It’s that time of year again. Summer is here, the weather is warming up, and whimsical, faerie fun is beginning to sprout up all over East Central Indiana. Here at Minnetrista, that can only mean one thing: faeries! Yes, in just two short weeks, about one thousand faeries will fly into the sparkling wonderland known as Oakhurst Gardens for Faeries, Sprites, & Lights at Minnetrista.
At the end of July, faeries will invade the gardens at Oakhurst, bringing their magic with them to delight our visitors. The event Faeries, Sprites, & Lights was conceived more than twenty years ago as a tribute to Elisabeth “Betty” Ball’s childhood belief in faeries.
With popular magazines like Elle Decor stocked near the checkout line and design blogs available at the tap of a screen, recommendations for home decoration are never in short supply. This year House Beautiful predicts that pendant lights, pedestals, and traditional tableware will be all the rage. A century ago, art pottery found itself near the top of the list. More elaborate than utilitarian pottery, art potters focused on aesthetic qualities, putting beauty first and function second.
Some weird stuff has been happening on my home lawn this spring.
The month of June at Minnetrista means blooming gardens, a bustling Farmer’s Market and one quintessential summer activity: picnicking! We have rounded up the top 8 most scenic spaces on campus for your picnicking pleasure.
After being disappointed with the quality of motels available during a family road trip, Kemmons Wilson decided to build his own hotel. The first Holiday Inn opened in Memphis, Tennessee in August 1952. A little more than seven years later, the 119th hotel in the chain opened in Muncie at South Madison Street and U.S. 35. Although some of the hotels were company owned, the hotel in Muncie was franchised by Harper Hotels, Inc. Company president was Henry “Hank” Harper, Jr.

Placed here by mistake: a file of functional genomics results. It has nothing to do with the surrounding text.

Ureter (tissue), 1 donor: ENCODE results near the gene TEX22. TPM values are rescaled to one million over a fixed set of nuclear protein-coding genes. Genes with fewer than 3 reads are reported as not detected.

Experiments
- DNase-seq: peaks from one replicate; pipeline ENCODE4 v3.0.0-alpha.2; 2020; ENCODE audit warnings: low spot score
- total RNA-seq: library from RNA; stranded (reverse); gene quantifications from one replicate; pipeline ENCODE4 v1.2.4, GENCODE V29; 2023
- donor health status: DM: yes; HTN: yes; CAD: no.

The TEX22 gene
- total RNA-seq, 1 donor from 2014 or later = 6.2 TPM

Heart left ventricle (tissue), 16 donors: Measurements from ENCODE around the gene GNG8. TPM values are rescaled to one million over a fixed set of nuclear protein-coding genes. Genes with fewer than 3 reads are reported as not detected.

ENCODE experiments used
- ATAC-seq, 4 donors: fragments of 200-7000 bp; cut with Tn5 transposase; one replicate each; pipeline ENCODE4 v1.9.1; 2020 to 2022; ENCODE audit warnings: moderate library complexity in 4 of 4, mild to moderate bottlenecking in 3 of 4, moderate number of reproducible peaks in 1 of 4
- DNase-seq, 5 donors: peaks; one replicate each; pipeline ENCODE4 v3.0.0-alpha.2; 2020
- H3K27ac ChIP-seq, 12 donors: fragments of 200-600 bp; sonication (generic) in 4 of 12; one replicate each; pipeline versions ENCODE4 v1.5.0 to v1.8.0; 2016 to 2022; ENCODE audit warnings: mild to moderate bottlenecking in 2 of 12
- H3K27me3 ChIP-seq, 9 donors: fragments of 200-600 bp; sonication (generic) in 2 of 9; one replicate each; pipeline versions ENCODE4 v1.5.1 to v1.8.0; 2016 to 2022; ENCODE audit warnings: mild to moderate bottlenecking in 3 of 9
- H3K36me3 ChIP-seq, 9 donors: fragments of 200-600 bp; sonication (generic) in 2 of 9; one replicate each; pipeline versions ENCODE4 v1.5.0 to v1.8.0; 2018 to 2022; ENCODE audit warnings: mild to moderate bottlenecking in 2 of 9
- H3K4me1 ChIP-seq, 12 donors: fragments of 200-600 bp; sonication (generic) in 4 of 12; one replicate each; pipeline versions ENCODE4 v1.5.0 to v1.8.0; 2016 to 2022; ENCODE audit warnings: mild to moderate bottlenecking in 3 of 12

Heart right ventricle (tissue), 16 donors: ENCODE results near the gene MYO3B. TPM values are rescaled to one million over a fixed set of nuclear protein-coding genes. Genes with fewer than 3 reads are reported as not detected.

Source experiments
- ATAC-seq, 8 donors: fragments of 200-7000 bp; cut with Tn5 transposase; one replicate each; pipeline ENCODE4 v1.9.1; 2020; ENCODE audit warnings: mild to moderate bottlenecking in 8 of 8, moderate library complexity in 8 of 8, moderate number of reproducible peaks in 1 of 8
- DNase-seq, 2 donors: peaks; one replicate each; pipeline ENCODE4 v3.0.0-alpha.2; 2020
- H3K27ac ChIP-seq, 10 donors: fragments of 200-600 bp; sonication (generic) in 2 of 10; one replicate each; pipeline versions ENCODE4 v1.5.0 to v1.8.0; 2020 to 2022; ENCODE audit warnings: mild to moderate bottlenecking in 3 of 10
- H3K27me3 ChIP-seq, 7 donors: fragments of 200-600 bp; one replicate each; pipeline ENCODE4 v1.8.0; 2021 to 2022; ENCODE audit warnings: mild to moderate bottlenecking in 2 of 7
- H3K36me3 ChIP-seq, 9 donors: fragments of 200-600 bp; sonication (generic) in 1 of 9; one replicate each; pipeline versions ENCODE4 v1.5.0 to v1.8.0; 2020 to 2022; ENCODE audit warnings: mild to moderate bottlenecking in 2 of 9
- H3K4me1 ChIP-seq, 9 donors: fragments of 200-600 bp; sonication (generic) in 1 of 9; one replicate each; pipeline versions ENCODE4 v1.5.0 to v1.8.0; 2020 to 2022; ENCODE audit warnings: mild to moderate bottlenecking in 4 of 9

A lot of time goes into maintaining a home lawn. For many of us, sad to say, more time is spent taking care of our lawn than using our lawn for enjoyable activities.
Your pulse quickens, your eyes widen, and ah ha! The light bulb switches on!
We’ve all experienced the joy of an unanticipated discovery — a brief moment of exhilaration followed by a nod of the head and a knowing grin that creeps slowly across your lips. Minnetrista specializes in ah ha! Moments . . . our 40 acre campus is a giant canvas for discovery — a playground for the curious!
While it’s fun to look at historic black and white images of the five Ball brothers’ homes, it’s also great to see them in glorious color. Albany, Indiana artist Alan Patrick made sure that we will always have that color record of the homes. In 1996, Patrick received a commission from Alltrista (now Jarden Home Brands) to create paintings of the homes. At first, he considered making one painting that would be a collage of all five houses. After consideration and study, however, he decided to make a separate painting of each house. He photographed the four standing houses—the Frank C. Ball home was destroyed by fire in 1967—in the early spring, and went to work in his studio.
From now until the end of the school year, Minnetrista will bustle with school tours. Elementary students from throughout East Central Indiana will hunt habitats, discover gardens, and meet the creepy crawlies. School bus drivers will open the doors, and kids will spill out. Teachers will herd them, and a good time will be had by all.